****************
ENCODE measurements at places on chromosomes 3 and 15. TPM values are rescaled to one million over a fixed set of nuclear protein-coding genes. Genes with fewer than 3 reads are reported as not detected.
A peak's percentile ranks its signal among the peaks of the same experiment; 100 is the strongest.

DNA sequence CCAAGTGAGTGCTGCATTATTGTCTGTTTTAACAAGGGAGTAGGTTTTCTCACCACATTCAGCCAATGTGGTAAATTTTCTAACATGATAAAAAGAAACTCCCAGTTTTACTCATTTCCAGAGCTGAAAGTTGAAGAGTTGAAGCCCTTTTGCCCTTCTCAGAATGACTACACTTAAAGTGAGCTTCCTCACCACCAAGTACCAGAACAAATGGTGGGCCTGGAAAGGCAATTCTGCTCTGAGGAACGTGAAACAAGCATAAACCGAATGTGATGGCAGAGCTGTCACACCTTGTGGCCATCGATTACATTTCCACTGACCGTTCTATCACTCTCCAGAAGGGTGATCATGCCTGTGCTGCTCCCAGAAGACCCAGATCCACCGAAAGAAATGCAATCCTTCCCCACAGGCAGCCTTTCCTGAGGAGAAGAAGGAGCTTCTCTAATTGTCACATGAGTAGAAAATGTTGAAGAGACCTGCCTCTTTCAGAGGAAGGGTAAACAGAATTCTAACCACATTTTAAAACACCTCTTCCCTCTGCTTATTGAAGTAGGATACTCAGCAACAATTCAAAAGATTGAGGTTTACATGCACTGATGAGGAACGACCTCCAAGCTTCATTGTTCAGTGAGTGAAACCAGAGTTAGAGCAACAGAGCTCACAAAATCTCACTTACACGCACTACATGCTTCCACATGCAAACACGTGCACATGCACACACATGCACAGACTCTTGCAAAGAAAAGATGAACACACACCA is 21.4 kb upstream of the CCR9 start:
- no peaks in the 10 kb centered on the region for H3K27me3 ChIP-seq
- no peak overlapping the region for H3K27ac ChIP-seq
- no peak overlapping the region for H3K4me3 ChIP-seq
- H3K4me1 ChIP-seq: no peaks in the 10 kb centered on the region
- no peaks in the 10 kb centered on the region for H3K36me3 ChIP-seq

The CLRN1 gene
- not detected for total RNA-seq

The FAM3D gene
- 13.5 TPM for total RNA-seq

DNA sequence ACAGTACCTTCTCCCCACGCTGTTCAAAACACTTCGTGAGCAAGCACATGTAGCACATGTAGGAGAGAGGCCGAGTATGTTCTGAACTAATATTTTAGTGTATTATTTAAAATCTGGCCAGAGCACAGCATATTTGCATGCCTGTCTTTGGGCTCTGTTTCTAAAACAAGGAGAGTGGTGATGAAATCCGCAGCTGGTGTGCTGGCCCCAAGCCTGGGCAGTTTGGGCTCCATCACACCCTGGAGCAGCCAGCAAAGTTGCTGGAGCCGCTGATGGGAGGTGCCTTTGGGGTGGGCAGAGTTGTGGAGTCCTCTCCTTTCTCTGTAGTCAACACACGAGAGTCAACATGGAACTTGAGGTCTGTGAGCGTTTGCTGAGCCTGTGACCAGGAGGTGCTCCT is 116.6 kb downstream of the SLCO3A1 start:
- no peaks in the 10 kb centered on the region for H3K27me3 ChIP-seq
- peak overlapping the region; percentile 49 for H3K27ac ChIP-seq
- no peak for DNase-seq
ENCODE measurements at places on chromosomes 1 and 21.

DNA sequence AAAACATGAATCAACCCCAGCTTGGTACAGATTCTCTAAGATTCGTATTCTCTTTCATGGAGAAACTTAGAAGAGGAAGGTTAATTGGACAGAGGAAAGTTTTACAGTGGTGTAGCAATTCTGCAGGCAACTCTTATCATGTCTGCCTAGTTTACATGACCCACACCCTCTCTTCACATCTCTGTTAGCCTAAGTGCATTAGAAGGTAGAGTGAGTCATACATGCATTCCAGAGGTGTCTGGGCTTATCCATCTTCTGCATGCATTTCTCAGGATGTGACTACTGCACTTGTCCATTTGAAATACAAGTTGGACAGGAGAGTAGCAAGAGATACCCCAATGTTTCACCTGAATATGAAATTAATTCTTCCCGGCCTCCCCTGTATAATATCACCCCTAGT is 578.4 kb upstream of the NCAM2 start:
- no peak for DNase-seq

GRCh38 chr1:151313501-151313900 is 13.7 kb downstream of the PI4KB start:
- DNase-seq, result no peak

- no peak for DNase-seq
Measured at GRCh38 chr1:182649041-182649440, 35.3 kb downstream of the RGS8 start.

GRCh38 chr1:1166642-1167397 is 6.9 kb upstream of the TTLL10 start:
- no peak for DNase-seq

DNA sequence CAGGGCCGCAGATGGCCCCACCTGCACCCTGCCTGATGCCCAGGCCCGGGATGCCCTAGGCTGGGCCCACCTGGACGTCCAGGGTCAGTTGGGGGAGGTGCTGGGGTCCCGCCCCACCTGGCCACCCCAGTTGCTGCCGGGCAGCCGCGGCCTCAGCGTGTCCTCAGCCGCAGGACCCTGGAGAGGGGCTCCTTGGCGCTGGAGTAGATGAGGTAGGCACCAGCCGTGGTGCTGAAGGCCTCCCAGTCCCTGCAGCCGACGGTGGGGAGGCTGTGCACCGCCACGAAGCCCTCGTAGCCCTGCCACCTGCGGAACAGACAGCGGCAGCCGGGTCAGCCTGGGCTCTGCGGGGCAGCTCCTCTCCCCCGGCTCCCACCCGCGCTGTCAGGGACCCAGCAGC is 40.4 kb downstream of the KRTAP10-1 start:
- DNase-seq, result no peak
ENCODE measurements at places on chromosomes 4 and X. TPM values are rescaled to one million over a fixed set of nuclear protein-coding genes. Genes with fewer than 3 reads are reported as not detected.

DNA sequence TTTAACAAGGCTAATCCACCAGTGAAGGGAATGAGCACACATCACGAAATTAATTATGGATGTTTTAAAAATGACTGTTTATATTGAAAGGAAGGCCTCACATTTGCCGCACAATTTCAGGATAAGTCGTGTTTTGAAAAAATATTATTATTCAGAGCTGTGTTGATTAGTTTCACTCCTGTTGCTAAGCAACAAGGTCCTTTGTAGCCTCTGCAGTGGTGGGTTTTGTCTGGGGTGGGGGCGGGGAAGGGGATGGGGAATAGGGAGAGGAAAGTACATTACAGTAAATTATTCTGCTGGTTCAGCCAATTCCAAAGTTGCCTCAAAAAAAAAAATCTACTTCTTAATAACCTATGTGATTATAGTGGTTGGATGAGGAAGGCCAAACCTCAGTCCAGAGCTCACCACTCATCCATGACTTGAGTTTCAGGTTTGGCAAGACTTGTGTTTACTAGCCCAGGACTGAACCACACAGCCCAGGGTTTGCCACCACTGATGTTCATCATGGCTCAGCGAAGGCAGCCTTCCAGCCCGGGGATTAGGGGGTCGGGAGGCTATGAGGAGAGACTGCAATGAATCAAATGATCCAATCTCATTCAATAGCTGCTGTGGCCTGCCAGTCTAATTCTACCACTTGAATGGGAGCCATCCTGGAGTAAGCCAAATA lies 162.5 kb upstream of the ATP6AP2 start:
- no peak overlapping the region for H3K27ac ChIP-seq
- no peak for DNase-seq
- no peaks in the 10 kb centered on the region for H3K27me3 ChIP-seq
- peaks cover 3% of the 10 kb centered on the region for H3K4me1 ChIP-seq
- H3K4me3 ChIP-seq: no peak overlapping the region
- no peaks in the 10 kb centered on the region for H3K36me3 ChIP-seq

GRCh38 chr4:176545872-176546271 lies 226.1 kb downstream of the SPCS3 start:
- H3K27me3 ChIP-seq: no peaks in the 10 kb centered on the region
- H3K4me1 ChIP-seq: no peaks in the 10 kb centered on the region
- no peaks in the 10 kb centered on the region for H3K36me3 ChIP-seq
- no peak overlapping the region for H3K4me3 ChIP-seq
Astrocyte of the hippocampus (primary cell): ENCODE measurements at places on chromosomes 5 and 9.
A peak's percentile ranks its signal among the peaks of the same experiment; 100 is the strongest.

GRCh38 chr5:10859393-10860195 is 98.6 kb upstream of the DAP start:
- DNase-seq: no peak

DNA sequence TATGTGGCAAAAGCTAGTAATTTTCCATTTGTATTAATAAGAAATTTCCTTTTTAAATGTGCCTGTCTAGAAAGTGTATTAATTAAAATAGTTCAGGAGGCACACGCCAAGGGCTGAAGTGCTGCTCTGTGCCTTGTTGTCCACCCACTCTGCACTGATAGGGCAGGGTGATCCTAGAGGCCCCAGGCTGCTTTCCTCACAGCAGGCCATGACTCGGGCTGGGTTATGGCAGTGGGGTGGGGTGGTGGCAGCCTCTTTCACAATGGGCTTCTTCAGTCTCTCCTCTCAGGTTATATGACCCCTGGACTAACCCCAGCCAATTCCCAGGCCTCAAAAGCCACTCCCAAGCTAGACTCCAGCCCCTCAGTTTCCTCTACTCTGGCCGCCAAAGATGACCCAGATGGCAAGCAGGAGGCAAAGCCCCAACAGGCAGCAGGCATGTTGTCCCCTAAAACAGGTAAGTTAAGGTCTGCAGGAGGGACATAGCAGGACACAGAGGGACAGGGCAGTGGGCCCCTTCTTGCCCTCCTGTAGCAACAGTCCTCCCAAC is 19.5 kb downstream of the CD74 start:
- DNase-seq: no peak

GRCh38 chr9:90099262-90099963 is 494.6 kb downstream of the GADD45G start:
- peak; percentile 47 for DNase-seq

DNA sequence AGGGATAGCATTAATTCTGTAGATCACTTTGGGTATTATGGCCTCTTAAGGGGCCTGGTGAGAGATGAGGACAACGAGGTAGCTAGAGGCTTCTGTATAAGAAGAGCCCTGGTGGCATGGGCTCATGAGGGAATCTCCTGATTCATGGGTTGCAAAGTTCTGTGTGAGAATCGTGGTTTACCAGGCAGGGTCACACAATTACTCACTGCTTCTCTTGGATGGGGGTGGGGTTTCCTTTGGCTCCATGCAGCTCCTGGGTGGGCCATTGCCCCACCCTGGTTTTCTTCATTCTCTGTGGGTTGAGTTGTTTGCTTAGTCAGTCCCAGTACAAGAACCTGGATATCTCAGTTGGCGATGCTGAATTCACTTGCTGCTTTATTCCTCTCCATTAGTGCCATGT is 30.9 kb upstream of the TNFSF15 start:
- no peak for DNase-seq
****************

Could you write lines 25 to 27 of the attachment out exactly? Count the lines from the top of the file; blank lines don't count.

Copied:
- no peak for DNase-seq

DNA sequence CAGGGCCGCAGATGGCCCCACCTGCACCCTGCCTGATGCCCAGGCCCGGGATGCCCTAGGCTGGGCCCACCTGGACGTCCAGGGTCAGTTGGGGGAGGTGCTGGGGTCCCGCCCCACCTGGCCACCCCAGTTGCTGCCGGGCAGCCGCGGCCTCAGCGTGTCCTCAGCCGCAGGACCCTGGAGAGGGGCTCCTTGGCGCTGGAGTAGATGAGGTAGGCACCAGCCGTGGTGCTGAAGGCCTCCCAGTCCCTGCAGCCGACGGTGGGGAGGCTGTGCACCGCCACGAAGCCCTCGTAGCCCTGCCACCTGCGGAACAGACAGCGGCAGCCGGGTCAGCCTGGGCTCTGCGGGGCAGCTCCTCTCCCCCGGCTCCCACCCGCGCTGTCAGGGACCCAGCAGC is 40.4 kb downstream of the KRTAP10-1 start:
- DNase-seq, result no peak